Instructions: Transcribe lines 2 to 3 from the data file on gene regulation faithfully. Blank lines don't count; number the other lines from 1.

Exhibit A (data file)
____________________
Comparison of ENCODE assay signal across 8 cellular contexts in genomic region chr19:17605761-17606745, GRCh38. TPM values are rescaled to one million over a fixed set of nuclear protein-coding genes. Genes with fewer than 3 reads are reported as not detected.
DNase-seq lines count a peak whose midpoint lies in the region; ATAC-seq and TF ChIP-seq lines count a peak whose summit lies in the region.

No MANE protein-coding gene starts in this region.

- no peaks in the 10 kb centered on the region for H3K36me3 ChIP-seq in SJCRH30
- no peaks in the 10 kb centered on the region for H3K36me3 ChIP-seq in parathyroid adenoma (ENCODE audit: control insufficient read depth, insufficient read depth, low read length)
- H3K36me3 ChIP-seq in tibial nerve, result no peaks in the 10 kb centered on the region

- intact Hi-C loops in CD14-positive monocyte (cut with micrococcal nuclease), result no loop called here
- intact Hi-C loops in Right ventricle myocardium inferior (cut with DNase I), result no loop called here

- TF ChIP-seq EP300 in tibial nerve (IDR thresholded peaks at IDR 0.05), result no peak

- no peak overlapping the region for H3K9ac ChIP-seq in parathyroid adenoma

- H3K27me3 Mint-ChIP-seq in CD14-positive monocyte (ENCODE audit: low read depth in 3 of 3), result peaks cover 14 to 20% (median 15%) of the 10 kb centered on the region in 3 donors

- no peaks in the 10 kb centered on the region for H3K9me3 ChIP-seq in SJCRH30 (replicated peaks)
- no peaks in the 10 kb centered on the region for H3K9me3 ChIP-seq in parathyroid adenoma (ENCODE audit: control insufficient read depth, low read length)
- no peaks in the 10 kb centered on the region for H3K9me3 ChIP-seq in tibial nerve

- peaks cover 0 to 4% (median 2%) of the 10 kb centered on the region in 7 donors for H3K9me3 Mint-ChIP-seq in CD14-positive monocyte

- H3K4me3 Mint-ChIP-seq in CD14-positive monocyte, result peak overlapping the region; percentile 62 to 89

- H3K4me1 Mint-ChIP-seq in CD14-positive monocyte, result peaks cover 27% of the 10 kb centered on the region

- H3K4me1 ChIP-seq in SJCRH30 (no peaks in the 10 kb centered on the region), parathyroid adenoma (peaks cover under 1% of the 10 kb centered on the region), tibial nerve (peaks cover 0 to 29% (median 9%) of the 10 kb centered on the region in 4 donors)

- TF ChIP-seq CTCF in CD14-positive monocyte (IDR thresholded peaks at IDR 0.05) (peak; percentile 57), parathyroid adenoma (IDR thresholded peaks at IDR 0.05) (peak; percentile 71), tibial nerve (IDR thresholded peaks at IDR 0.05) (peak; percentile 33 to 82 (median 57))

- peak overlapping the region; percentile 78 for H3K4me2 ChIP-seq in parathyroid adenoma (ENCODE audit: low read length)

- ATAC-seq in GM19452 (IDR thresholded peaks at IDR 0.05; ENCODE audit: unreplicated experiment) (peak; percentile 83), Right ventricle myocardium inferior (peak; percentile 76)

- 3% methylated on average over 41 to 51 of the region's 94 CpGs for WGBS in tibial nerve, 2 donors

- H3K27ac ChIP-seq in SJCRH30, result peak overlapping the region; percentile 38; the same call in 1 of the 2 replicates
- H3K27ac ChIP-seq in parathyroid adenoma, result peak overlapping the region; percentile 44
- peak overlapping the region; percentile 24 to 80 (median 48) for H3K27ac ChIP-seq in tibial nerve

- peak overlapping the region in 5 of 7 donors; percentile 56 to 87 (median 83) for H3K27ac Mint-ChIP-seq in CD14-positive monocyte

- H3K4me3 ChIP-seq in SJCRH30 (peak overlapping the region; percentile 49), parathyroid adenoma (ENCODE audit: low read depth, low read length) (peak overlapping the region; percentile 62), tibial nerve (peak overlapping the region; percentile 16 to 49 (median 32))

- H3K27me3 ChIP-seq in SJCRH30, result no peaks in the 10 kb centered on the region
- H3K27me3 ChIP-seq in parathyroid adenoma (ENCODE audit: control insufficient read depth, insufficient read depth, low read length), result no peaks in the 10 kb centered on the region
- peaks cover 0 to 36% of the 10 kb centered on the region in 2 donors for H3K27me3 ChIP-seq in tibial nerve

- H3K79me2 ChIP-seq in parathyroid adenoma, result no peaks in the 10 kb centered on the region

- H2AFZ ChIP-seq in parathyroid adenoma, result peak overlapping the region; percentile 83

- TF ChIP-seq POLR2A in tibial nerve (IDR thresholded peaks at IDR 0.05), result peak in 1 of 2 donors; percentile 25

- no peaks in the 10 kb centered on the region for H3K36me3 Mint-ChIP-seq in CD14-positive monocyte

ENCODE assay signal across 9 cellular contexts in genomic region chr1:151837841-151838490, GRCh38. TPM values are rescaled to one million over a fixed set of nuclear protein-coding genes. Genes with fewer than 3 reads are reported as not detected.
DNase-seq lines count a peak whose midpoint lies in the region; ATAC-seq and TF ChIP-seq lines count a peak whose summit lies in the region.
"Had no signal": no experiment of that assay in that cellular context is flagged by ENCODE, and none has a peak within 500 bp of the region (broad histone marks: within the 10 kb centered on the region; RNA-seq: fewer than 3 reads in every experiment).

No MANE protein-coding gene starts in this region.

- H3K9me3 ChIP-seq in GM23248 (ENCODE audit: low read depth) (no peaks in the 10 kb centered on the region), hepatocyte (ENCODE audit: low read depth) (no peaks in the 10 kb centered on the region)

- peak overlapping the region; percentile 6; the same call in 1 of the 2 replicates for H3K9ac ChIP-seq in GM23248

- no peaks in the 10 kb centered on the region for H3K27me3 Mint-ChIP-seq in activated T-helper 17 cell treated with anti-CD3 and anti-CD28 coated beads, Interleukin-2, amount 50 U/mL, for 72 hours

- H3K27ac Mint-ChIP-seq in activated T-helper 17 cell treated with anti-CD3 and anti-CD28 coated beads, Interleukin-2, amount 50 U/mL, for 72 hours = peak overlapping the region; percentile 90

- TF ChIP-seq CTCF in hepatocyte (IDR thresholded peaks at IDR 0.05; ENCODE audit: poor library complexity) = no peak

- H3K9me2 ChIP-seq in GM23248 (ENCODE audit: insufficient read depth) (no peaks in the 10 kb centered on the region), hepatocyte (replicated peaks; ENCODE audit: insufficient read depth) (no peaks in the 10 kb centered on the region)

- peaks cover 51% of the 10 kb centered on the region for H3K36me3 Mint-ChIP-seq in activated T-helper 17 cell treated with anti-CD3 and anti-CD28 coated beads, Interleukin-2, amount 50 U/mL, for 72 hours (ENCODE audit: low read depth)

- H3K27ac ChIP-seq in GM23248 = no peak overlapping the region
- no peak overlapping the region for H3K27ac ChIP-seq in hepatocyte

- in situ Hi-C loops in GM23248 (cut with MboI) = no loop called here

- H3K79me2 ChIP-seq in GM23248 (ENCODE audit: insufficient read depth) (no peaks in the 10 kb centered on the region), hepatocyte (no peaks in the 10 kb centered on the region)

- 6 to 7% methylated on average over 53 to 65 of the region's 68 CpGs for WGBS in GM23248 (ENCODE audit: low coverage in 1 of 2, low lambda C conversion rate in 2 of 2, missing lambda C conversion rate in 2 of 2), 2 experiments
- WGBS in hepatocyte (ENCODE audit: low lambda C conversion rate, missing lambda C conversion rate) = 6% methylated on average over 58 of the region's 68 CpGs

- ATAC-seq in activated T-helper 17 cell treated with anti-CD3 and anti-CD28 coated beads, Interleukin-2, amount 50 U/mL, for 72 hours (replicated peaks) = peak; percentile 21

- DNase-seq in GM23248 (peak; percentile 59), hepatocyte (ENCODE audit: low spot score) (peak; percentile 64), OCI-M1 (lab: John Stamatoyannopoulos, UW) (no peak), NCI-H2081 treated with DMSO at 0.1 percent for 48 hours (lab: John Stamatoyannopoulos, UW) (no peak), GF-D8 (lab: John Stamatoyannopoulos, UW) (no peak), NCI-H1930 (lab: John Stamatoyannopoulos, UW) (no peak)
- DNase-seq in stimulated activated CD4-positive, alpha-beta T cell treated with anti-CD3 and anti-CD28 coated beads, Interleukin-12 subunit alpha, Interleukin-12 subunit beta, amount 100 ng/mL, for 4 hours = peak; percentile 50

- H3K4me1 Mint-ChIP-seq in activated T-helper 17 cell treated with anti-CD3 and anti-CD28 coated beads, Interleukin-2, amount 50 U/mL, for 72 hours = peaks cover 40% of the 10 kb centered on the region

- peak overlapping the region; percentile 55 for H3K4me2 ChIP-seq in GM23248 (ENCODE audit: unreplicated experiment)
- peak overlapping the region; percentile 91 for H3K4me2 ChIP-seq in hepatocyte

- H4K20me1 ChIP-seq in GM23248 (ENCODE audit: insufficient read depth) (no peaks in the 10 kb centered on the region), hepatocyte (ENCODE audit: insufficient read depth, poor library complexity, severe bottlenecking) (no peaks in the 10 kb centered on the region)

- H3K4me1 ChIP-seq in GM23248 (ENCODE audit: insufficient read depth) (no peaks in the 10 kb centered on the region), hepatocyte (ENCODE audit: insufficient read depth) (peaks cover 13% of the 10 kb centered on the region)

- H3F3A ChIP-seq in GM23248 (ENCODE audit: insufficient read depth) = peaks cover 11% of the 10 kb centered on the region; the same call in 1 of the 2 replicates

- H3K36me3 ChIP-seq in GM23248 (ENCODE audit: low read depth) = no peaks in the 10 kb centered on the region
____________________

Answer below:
DNase-seq lines count a peak whose midpoint lies in the region; ATAC-seq and TF ChIP-seq lines count a peak whose summit lies in the region.

No MANE protein-coding gene starts in this region.